Thursday, Nov 14, 2019
How do we help Charlotte's most vulnerable residents? Queen City voters said "yes" last year to a $50 million bond that would ease the city's lack of affordable housing. What's happened since then? We bring you a special "Charlotte Talks" Public Conversation about where affordable housing stands now.
(This show originally aired at 7 p.m. Tuesday, Nov 12, 2019, at the Harvey B. Gantt Center)
In the 2018 local election, area voters passed a $50 million bond to provide some relief for Charlotte's affordable housing problem.
After the initial bond money was approved, millions more were raised in the public and private sector to bring the total money devoted to support affordable housing in Charlotte to over $270 million.
So, how much of that money has been spent? How much closer to a successful affordable housing outcome are we since last year's vote -- and what will success look like?
We're joined by those working on Charlotte's affordable housing situation and by some residents who are impacted.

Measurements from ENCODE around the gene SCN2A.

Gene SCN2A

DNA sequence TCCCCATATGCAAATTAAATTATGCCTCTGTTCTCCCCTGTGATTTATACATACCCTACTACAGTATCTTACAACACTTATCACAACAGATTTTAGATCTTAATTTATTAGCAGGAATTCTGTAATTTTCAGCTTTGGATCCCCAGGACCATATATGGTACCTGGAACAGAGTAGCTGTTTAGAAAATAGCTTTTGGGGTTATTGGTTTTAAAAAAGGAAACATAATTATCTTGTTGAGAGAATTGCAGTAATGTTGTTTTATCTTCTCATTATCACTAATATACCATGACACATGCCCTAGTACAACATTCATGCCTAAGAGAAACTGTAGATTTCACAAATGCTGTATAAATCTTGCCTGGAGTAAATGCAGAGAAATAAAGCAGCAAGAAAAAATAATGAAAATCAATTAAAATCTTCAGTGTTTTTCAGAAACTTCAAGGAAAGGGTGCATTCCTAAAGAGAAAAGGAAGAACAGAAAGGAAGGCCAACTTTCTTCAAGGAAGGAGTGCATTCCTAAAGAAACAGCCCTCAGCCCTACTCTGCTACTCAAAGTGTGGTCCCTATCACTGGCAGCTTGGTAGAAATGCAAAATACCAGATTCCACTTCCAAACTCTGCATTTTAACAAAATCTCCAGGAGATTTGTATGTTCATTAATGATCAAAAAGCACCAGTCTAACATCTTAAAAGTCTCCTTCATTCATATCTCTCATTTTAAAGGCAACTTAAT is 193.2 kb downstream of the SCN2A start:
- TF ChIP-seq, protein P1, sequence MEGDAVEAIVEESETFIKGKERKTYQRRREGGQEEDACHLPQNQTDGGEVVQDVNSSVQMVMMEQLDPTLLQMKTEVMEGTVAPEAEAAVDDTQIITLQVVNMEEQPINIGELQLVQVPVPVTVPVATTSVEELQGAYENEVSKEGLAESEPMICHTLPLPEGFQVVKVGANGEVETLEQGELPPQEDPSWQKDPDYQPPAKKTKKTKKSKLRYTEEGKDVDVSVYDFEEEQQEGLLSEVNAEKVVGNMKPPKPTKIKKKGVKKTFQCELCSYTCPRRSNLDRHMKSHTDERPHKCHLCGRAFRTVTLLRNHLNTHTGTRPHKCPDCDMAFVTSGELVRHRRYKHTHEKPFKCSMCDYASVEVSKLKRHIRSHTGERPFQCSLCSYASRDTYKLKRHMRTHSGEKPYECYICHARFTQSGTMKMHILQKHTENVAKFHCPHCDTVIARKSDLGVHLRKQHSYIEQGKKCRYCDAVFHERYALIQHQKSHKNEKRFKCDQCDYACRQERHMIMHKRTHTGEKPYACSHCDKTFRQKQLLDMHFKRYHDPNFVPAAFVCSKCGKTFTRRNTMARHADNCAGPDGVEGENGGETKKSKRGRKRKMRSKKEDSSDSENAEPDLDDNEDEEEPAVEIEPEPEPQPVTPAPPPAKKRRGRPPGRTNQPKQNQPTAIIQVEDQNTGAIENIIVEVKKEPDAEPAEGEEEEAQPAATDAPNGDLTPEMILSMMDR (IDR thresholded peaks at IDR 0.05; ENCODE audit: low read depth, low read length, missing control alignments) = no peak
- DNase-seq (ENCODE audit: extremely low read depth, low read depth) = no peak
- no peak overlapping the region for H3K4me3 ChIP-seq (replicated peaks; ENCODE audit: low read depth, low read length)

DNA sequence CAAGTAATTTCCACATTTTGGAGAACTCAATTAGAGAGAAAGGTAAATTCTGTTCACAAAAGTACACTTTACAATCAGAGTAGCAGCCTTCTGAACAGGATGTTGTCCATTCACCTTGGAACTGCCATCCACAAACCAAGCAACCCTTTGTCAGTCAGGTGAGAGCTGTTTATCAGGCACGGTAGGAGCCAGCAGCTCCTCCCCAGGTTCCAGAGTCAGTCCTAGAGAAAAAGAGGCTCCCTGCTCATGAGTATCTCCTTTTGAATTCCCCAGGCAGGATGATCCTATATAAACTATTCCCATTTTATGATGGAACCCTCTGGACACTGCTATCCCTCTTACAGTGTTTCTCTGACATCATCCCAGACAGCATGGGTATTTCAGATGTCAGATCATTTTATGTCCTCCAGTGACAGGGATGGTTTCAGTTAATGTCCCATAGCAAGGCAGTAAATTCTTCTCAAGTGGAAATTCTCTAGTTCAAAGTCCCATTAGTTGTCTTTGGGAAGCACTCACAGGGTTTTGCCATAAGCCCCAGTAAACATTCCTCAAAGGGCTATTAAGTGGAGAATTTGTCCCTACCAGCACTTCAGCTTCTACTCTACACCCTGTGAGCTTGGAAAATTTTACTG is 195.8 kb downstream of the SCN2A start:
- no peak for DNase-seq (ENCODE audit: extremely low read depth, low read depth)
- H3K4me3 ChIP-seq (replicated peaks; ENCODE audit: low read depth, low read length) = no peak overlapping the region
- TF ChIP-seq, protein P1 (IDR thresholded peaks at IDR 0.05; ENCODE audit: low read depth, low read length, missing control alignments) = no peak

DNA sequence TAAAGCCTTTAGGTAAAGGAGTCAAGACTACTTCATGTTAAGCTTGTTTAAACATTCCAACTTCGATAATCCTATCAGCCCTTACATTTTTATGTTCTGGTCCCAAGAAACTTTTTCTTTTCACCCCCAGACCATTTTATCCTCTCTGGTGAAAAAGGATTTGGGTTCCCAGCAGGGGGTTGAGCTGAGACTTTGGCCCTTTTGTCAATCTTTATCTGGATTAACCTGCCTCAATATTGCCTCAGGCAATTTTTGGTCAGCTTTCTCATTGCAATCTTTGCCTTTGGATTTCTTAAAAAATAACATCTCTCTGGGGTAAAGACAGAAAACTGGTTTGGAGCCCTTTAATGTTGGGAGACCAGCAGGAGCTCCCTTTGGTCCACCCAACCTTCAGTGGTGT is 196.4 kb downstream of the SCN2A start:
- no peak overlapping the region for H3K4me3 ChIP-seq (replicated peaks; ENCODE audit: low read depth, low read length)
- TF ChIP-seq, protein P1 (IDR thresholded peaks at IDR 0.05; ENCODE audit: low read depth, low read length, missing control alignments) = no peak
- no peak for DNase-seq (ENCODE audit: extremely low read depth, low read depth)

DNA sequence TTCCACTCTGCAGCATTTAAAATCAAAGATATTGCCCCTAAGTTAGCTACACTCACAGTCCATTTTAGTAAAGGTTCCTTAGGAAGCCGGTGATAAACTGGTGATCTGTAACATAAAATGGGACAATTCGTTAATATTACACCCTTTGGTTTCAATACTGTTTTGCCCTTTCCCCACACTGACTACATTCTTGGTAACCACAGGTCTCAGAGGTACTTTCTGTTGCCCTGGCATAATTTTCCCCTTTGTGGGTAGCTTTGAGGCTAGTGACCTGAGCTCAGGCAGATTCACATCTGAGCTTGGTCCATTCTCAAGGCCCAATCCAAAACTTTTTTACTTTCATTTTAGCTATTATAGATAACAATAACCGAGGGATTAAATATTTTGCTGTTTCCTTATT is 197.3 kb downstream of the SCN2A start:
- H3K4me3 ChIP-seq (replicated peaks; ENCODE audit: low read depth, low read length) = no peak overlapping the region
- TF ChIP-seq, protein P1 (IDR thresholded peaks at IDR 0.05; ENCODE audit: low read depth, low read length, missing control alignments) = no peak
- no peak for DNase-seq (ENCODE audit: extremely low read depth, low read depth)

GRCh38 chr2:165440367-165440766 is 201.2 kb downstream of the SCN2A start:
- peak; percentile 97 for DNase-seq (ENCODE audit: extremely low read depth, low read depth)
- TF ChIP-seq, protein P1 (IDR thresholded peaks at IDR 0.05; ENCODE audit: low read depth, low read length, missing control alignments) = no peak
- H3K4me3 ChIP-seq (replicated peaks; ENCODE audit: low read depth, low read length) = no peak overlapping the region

Our conversation continued after the live show with questions and comments from the audience. Listen here:
David Boraks, WFAE News Reporter
Pam Wideman, Director of the City of Charlotte’s Housing and Neighborhood Services Department, which oversees Affordable Housing Programs in Charlotte
Carol Hardison, CEO of Crisis Assistance Ministry
Brian Collier, Executive Vice President, Foundation for the Carolinas
Mary Newsom, free lance writer and editor who focuses on urban growth.
Vanessa Phillips and Stephanie Little, Brookhill Village residents
Watch our Facebook Live Feed from the Public Conversation:
Our Post- Show Q and A on Facebook Live: